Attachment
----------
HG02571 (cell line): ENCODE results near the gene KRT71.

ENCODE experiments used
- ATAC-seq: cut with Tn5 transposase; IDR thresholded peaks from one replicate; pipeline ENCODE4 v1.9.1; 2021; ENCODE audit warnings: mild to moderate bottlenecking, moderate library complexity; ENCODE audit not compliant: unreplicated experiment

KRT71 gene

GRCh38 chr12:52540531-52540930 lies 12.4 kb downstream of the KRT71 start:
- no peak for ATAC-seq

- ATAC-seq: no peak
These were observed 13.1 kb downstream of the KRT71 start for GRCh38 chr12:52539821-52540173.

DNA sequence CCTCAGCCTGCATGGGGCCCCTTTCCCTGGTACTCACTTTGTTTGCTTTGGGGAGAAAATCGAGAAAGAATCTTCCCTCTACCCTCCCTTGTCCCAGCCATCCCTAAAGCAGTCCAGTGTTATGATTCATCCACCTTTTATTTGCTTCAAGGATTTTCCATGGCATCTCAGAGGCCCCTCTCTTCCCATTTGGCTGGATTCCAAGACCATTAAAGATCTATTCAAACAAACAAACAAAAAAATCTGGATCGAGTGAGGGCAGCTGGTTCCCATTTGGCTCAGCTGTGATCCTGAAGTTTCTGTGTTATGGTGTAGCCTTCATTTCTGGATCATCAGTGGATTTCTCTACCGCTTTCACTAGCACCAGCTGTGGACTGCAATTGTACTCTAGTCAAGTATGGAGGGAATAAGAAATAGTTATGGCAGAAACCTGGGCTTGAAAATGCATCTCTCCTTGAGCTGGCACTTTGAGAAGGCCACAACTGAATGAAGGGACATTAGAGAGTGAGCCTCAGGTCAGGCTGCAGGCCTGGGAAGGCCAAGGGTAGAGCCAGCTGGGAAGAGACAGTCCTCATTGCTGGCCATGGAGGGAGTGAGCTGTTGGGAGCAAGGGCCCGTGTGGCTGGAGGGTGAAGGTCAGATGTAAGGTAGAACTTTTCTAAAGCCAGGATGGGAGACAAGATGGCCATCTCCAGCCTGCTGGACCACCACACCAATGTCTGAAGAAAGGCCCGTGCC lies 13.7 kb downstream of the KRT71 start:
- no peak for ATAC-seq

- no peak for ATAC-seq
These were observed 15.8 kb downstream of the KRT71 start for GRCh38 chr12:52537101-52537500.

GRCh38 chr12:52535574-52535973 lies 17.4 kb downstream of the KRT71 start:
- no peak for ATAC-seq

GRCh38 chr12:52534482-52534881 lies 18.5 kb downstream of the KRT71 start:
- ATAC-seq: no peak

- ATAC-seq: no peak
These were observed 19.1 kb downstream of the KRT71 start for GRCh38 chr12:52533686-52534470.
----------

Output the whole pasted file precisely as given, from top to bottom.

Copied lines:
HG02571 (cell line): ENCODE results near the gene KRT71.

ENCODE experiments used
- ATAC-seq: cut with Tn5 transposase; IDR thresholded peaks from one replicate; pipeline ENCODE4 v1.9.1; 2021; ENCODE audit warnings: mild to moderate bottlenecking, moderate library complexity; ENCODE audit not compliant: unreplicated experiment

KRT71 gene

GRCh38 chr12:52540531-52540930 lies 12.4 kb downstream of the KRT71 start:
- no peak for ATAC-seq

- ATAC-seq: no peak
These were observed 13.1 kb downstream of the KRT71 start for GRCh38 chr12:52539821-52540173.

DNA sequence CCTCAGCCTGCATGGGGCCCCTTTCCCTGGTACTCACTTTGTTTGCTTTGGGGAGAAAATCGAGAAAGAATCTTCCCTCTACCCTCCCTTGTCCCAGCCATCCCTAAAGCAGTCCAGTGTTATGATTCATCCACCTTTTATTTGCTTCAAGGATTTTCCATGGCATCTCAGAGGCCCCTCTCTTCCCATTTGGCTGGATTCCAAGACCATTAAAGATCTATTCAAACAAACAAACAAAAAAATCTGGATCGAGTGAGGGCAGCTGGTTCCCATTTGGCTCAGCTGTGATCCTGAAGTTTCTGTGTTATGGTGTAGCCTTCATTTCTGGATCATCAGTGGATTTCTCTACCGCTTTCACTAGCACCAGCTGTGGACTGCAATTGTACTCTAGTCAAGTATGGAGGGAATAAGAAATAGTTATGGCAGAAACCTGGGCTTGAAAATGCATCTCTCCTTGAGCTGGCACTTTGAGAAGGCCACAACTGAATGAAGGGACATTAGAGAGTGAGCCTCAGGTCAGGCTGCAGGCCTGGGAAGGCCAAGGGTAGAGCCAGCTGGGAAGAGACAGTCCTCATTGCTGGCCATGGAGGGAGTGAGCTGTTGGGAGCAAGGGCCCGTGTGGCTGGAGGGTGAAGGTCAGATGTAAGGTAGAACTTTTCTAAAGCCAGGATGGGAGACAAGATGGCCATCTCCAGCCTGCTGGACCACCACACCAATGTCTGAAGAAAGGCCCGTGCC lies 13.7 kb downstream of the KRT71 start:
- no peak for ATAC-seq

- no peak for ATAC-seq
These were observed 15.8 kb downstream of the KRT71 start for GRCh38 chr12:52537101-52537500.

GRCh38 chr12:52535574-52535973 lies 17.4 kb downstream of the KRT71 start:
- no peak for ATAC-seq

GRCh38 chr12:52534482-52534881 lies 18.5 kb downstream of the KRT71 start:
- ATAC-seq: no peak

- ATAC-seq: no peak
These were observed 19.1 kb downstream of the KRT71 start for GRCh38 chr12:52533686-52534470.